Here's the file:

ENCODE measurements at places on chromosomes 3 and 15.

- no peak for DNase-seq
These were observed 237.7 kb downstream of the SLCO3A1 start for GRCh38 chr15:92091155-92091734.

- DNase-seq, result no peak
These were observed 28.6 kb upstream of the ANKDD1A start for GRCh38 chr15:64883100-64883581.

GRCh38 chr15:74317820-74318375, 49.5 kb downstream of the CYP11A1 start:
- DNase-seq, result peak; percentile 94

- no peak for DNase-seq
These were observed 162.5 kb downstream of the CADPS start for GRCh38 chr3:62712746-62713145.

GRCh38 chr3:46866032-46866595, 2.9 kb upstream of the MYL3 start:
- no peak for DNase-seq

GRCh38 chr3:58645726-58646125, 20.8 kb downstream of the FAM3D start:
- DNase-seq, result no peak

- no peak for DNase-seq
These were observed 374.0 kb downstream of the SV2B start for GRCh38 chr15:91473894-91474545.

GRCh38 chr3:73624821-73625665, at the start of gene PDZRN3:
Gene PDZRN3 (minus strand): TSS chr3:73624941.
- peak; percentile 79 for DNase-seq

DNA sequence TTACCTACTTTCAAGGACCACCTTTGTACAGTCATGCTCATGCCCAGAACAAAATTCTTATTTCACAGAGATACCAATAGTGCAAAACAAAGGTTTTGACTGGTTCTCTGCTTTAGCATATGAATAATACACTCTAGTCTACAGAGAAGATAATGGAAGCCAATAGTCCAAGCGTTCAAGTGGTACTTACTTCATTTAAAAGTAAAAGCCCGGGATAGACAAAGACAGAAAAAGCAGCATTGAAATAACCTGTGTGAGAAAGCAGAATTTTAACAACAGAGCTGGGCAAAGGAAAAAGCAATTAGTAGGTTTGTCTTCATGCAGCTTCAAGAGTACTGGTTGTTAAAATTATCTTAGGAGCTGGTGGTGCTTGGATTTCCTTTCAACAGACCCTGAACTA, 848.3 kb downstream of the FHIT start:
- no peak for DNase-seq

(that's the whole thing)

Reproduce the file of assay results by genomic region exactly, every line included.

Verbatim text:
ENCODE measurements at places on chromosomes 3 and 15.

- no peak for DNase-seq
These were observed 237.7 kb downstream of the SLCO3A1 start for GRCh38 chr15:92091155-92091734.

- DNase-seq, result no peak
These were observed 28.6 kb upstream of the ANKDD1A start for GRCh38 chr15:64883100-64883581.

GRCh38 chr15:74317820-74318375, 49.5 kb downstream of the CYP11A1 start:
- DNase-seq, result peak; percentile 94

- no peak for DNase-seq
These were observed 162.5 kb downstream of the CADPS start for GRCh38 chr3:62712746-62713145.

GRCh38 chr3:46866032-46866595, 2.9 kb upstream of the MYL3 start:
- no peak for DNase-seq

GRCh38 chr3:58645726-58646125, 20.8 kb downstream of the FAM3D start:
- DNase-seq, result no peak

- no peak for DNase-seq
These were observed 374.0 kb downstream of the SV2B start for GRCh38 chr15:91473894-91474545.

GRCh38 chr3:73624821-73625665, at the start of gene PDZRN3:
Gene PDZRN3 (minus strand): TSS chr3:73624941.
- peak; percentile 79 for DNase-seq

DNA sequence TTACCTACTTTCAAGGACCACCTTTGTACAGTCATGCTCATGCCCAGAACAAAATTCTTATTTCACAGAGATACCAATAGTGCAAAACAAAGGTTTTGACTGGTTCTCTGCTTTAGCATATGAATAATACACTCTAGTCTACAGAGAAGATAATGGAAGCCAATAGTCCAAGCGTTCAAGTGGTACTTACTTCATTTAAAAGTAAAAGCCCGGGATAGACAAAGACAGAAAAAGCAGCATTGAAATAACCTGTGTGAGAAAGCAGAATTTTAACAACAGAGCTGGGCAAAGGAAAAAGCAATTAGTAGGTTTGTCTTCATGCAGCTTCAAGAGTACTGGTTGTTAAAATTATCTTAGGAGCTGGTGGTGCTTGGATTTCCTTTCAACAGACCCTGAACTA, 848.3 kb downstream of the FHIT start:
- no peak for DNase-seq